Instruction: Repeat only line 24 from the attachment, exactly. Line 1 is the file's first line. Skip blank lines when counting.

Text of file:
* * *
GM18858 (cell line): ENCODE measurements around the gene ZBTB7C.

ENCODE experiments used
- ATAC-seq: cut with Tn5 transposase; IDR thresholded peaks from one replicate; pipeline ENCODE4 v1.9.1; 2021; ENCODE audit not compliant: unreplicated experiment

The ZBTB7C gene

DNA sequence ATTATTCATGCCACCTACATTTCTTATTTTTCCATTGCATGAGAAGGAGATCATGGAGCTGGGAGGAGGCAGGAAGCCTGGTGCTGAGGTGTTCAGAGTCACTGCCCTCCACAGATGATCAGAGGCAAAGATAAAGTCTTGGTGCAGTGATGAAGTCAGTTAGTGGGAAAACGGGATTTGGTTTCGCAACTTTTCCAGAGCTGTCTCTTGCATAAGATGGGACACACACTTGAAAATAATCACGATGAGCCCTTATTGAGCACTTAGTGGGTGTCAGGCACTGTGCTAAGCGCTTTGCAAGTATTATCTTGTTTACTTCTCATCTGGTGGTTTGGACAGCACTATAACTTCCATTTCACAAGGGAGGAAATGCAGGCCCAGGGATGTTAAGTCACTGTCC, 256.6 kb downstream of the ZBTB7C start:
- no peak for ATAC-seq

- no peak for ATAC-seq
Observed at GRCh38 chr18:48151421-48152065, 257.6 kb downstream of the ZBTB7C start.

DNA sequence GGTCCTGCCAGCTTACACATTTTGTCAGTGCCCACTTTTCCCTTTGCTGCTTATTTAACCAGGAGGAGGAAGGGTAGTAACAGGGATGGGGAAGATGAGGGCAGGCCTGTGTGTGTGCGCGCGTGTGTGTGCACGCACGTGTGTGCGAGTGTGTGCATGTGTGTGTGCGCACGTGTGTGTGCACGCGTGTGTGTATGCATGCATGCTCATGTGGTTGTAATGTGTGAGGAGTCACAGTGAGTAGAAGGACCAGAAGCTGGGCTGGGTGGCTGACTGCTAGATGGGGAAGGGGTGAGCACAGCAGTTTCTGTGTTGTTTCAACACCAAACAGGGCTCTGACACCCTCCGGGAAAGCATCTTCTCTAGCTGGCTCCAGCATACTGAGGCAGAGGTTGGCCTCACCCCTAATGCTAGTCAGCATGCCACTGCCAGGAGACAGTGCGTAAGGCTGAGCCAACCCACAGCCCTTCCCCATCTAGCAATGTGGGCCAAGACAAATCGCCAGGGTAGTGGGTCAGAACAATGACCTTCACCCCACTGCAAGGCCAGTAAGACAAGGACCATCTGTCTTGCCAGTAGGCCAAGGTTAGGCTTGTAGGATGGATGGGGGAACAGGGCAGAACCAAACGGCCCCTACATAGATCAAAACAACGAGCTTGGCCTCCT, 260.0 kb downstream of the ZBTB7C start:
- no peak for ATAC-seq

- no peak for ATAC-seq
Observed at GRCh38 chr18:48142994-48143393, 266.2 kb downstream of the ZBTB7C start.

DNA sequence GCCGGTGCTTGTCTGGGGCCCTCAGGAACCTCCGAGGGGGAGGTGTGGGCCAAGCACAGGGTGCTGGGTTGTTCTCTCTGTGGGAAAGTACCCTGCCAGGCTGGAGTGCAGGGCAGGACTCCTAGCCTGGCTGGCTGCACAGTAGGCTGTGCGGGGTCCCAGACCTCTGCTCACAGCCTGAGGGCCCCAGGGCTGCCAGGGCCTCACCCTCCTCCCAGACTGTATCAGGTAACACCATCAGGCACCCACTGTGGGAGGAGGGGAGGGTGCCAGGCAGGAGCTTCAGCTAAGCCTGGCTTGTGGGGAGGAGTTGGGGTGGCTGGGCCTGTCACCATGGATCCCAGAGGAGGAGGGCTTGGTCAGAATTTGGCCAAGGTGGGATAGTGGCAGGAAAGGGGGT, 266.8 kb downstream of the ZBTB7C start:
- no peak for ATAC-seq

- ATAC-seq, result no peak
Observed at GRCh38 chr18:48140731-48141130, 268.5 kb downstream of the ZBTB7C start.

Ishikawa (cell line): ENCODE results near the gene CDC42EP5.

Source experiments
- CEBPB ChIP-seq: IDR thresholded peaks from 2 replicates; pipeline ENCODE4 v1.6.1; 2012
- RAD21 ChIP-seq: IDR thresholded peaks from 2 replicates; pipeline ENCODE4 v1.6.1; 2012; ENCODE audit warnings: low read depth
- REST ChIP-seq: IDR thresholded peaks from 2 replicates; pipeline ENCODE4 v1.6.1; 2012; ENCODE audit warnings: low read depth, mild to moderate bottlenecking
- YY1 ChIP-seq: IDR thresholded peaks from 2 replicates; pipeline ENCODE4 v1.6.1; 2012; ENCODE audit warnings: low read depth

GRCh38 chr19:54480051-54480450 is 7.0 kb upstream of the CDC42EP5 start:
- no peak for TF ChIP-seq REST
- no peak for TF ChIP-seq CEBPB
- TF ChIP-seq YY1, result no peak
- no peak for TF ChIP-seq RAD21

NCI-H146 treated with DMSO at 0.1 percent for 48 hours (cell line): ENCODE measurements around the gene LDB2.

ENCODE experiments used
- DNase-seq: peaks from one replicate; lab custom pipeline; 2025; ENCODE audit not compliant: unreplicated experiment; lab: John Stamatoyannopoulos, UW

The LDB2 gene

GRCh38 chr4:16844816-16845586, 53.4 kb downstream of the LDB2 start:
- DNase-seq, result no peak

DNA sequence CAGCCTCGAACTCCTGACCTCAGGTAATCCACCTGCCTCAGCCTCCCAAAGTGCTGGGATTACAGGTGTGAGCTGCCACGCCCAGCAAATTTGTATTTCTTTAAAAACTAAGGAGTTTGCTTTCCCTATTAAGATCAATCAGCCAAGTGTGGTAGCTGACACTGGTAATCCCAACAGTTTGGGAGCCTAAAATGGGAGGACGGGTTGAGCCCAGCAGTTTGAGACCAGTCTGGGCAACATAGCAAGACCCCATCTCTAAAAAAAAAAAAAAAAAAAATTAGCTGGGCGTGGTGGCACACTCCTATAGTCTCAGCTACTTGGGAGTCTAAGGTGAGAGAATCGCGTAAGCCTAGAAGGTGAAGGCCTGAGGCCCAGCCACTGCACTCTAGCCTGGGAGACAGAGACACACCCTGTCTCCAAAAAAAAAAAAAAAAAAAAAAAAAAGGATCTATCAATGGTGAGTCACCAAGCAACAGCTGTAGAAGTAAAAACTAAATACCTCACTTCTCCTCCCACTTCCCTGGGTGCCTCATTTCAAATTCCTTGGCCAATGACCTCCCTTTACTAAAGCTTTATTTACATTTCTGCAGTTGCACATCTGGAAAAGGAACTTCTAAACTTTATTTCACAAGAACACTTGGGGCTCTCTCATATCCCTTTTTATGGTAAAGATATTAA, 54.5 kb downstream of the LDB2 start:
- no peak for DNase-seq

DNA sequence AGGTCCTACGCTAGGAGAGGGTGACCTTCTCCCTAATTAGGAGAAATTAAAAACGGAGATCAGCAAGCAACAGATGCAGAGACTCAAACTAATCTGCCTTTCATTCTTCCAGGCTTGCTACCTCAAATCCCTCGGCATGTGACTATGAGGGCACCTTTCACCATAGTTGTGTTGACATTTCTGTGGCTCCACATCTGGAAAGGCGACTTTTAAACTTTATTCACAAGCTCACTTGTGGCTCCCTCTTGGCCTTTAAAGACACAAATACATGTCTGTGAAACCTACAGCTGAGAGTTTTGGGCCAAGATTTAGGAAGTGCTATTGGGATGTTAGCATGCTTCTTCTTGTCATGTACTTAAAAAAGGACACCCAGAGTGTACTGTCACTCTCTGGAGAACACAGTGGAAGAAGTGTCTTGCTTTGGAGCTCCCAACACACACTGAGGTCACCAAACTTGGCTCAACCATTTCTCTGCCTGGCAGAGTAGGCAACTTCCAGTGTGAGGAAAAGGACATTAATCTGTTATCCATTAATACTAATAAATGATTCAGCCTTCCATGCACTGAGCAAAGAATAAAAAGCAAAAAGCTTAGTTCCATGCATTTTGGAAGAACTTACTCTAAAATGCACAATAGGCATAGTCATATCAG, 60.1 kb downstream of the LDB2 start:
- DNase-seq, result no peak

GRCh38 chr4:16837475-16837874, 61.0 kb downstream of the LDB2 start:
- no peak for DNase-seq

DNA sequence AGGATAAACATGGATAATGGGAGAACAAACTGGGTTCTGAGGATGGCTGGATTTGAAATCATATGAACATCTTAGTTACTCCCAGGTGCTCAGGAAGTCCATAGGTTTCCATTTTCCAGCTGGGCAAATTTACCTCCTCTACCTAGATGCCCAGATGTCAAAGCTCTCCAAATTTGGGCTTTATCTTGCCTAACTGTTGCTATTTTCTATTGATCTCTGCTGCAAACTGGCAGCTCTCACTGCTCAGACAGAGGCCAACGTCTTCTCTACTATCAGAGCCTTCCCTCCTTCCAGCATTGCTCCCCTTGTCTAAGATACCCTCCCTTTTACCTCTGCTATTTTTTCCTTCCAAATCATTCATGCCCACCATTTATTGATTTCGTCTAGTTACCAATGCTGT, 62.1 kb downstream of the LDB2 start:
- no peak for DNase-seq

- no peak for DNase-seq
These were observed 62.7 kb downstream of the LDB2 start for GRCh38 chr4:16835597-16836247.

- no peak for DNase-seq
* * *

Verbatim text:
- no peak for TF ChIP-seq REST